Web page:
We all know how this worked out, but Neoclassical economists, who do not include banks, debt, or money in their economic models could not even describe, much less predict, the failure mode of this scheme. Steve Keen DID include banks, debt, and money in his models, and he is on record as predicting and accurately describing the failure of this scheme.
      You fault me for not including anything from the article linked to in the show description via the “joust with Paul Krugman’ text link. I had not read that article when I recorded the interview or my opening and closing comments. It’s something I hunted up after the fact as I was writing the description of the finished episode. In fact, I still haven’t read more than the first couple of paragraphs. I just read enough to be confident that it was a relavant source of information for people who wanted to learn more.
      As to your later comments, without making any claim about the effectiveness of the Federal Reserves efforts to mitigate the harm done buy the bursting of this latest bursting of a grand network of speculative bubbles, I will just say that Steve Keen’s point seems very straightforward and obvious to me. Regardless of whether you think banks have the ability to increase the money supply, they do make loans. At times they make a lot of loans with very little scrutiny of the borrows (like before the housing bubble burst). At other times they are very cautious, to the point of denying loans to what look like very reliable borrowers. Here’s the crucial part, as I see it:
      People only borrow money when they need to spend money.
      Nobody borrows money at a high interest rate in order to park it in savings at a lower interest rate. They borrow money to spend immediately on things that they need in order to conduct their business and generate income and hopefully profit. By putting the brakes on lending, banks are putting the brakes on all manner of economic activity, purchases which are routine and necessary for the normal functioning of the economy. When banks switch from free and largely careless patterns of making loans to overly cautious lending practices, they reduce the amount of money moving through the economy, the prevent purchases that would otherwise have taken place and created income for businesses, their owners, investors and employees. In Steve Keen’s words, they destroy demand, and demand destruction means economic contraction.
      Again, I’m not interested in weighing in on the effectiveness of the Fed’s action in response to the collapse of this grand speculative bubble. Given that your final paragraph returns to that topic, I’m inferring that this is a topic of interest to you and one on which you have an opinion. My main interest is to help people understand some of Steve Keen’s arguments (specifically the ones that I think I understand fairly well.) We did not even touch on his proposed solution to the cirsis in this interview, so I’ll say nothing about that.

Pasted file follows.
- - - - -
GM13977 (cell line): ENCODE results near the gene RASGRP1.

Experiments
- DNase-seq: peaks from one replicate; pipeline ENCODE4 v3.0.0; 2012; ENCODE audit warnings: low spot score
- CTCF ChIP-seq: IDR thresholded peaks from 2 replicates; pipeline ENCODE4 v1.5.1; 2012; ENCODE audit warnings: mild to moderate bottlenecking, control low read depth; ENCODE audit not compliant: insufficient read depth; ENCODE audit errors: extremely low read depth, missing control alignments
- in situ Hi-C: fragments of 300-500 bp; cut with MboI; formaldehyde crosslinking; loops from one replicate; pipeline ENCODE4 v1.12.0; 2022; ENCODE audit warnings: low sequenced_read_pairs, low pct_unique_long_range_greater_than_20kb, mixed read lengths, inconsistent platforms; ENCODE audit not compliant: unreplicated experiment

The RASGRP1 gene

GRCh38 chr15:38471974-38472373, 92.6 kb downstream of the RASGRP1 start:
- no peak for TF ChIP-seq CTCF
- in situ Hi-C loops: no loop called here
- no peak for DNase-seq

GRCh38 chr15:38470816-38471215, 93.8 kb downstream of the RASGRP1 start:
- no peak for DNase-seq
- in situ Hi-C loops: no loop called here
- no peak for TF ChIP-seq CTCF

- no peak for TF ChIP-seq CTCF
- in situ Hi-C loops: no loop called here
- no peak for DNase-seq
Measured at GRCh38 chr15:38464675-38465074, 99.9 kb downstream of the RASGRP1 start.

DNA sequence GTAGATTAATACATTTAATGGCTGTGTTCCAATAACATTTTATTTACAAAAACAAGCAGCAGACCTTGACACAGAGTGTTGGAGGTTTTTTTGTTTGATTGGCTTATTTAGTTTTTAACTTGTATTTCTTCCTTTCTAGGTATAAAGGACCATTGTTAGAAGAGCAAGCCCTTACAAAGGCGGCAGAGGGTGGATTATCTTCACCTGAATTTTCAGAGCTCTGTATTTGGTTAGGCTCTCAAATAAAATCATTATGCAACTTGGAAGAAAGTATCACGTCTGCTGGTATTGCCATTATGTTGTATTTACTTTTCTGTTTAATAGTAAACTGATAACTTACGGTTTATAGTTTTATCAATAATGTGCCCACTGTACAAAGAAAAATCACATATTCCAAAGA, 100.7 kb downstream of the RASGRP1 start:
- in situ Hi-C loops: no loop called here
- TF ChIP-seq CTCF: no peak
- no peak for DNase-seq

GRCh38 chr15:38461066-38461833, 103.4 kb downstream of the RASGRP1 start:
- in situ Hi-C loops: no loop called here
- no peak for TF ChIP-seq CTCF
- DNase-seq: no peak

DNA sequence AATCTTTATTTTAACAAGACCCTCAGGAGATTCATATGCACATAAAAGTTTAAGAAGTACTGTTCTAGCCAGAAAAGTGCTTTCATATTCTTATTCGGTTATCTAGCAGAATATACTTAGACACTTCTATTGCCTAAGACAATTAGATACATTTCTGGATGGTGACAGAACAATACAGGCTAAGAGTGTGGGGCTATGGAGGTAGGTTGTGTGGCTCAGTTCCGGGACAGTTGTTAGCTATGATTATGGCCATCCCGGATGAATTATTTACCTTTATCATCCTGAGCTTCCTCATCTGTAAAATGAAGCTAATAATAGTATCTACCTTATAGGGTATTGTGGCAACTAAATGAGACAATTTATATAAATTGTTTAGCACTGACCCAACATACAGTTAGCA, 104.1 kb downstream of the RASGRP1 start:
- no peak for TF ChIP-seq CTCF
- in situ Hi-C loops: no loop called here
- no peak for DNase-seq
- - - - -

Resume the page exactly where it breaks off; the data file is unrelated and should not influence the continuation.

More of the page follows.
• robert

        Hey KMO,

        Thanks for the thorough, well considered response. After posting I felt that I should have perhaps devoted a few more sentences on how much I really dug the episode and the C-Realm in general. In my defense I felt I’d rambled on long enough and tried to be more brief. So thanks for the great work and for taking my comment as I really did intend and not so much as it could have come across. With all the limitations of text it probably is aways worth it to put in the extra space to get across what one is really trying to say in a kind way.

        So I should say that while I am interested in all of this and do read a diverse array of things (I read Krugman when linked to but am not a regular follower, more outsider types also as they come up and of course I’ve gotten a ton of information from your show) economics is tough enough that one can only be so expert without devoting ones life to it. I do understand your style of letting the guests speak for themselves and appreciate how it spurs me on to do further research. I think in this case though that there was so much criticism of the N-C model but we didn’t have a full picture of it that I found it hard to just accept the criticism. I suppose as the dominate model we could be expected to be up on it, but again there’s that lack of expertise. But in my mind to understand a criticism you have to understand what it is that is being criticized. So in my post above I cited some items from the article that you linked that I thought explained some of those questions. I don’t necessarily agree with them, as I said I tend to agree with Keen’s take on all of it. The Fed clearly has pretty limited power and while it should be included in one’s model I think those aspects controlled directly by the banks should be as well.

        The final paragraphs, again quoted from the linked article, was that articles criticism of Keen. The thing about any economic model I wonder if they can correctly model the complexity. I appreciate that Keen mentioned the non-linearity, unstable nature of this as from my perspective that nature of the system. Which means that our understanding is going to be necessarily incomplete. We may understand the fundamentals, but the interactions of them will always be beyond our kin. I am always skeptical of anything that doesn’t embrace the inherent complexity of massive amounts of interacting components whether it be economics or political ideologies.

        As so often is the case with the ‘Realm I ended up doing plenty more research after listening a lot of this assuaged some of my concerns. This article I recommend for those who want to see the numbers, the graphs and the data that Keen uses but with a layman’s approach:

        http://www.peakprosperity.com/blog/straight-talk-steve-keen/47466

        And thanks again KMO; keep up the good work.